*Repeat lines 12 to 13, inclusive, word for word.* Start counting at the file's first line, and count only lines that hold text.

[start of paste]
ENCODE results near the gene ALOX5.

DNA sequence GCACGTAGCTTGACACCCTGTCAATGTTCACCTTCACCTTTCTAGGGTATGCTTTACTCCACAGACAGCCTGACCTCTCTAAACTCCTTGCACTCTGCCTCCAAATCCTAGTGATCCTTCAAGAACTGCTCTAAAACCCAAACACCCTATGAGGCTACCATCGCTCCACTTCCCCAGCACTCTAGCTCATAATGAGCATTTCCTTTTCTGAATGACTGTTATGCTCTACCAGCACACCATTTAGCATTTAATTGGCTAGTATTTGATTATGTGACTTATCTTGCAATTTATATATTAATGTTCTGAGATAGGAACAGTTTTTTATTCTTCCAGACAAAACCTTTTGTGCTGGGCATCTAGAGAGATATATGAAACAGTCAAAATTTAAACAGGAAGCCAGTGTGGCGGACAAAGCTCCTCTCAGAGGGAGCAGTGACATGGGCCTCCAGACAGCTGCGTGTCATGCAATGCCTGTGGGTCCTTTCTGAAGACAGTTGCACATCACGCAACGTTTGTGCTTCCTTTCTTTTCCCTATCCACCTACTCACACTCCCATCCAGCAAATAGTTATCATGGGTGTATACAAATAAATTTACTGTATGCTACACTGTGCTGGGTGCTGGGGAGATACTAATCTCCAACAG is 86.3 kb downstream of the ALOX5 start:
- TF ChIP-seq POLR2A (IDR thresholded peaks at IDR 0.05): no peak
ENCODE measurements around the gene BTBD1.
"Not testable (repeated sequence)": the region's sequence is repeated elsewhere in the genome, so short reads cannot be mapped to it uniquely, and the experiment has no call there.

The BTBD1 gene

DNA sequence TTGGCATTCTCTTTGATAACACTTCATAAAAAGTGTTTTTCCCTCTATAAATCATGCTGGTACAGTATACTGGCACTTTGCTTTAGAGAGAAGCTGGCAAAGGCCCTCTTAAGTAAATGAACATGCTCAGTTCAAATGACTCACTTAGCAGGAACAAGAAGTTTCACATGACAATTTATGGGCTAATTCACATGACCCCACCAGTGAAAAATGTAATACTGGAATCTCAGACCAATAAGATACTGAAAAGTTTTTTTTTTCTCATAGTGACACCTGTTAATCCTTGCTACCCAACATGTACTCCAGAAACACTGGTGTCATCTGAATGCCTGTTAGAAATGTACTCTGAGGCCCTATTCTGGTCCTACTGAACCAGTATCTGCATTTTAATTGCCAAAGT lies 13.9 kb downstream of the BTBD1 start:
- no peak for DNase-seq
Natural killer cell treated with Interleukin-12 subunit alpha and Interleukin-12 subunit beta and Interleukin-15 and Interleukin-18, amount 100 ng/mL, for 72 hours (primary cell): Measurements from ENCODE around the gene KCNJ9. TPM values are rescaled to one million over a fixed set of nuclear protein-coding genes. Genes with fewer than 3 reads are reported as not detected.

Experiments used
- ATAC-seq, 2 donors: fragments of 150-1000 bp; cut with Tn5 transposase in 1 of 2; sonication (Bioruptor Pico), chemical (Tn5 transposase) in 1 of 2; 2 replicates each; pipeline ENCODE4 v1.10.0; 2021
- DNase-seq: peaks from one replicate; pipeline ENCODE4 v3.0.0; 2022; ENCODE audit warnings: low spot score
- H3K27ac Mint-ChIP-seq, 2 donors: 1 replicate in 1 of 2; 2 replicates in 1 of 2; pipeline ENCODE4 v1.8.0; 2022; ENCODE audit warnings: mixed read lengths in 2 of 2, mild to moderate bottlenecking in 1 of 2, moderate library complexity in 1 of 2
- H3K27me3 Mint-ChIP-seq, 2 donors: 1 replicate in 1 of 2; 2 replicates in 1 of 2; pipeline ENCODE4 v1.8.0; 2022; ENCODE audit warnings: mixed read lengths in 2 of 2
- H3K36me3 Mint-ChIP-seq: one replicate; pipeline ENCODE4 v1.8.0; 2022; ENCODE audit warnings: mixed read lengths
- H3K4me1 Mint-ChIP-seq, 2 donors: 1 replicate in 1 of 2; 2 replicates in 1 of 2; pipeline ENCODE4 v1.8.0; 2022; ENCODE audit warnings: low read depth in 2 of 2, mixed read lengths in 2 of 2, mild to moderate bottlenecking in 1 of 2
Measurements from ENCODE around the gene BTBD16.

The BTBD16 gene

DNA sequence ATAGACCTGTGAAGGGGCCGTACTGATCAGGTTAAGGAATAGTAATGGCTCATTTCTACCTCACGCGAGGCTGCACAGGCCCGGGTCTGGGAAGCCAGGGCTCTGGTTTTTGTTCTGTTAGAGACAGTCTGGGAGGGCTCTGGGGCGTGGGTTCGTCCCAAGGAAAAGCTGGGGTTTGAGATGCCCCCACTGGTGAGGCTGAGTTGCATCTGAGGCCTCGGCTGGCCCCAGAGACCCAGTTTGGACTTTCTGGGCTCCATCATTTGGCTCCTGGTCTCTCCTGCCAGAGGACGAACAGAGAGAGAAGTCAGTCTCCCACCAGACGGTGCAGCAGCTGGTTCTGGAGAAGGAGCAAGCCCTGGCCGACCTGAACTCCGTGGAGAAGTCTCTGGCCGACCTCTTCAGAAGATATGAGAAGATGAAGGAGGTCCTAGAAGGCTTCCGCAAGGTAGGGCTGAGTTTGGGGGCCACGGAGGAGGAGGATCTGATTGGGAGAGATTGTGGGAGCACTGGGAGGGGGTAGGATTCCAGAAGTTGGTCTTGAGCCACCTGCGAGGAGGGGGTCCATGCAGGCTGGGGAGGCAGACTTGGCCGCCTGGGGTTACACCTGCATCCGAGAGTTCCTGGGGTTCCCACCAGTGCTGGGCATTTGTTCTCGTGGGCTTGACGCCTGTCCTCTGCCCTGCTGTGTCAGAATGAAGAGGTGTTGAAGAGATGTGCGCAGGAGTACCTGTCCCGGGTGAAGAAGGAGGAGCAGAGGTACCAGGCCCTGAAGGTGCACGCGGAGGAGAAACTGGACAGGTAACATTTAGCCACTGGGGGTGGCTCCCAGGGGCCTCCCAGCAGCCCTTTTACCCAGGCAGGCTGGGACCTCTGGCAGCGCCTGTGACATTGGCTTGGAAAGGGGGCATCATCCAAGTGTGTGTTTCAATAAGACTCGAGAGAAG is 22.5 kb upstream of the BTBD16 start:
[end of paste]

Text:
- DNase-seq: peaks from one replicate; pipeline ENCODE4 v3.0.0; 2022; ENCODE audit warnings: low spot score
- H3K27ac Mint-ChIP-seq, 2 donors: 1 replicate in 1 of 2; 2 replicates in 1 of 2; pipeline ENCODE4 v1.8.0; 2022; ENCODE audit warnings: mixed read lengths in 2 of 2, mild to moderate bottlenecking in 1 of 2, moderate library complexity in 1 of 2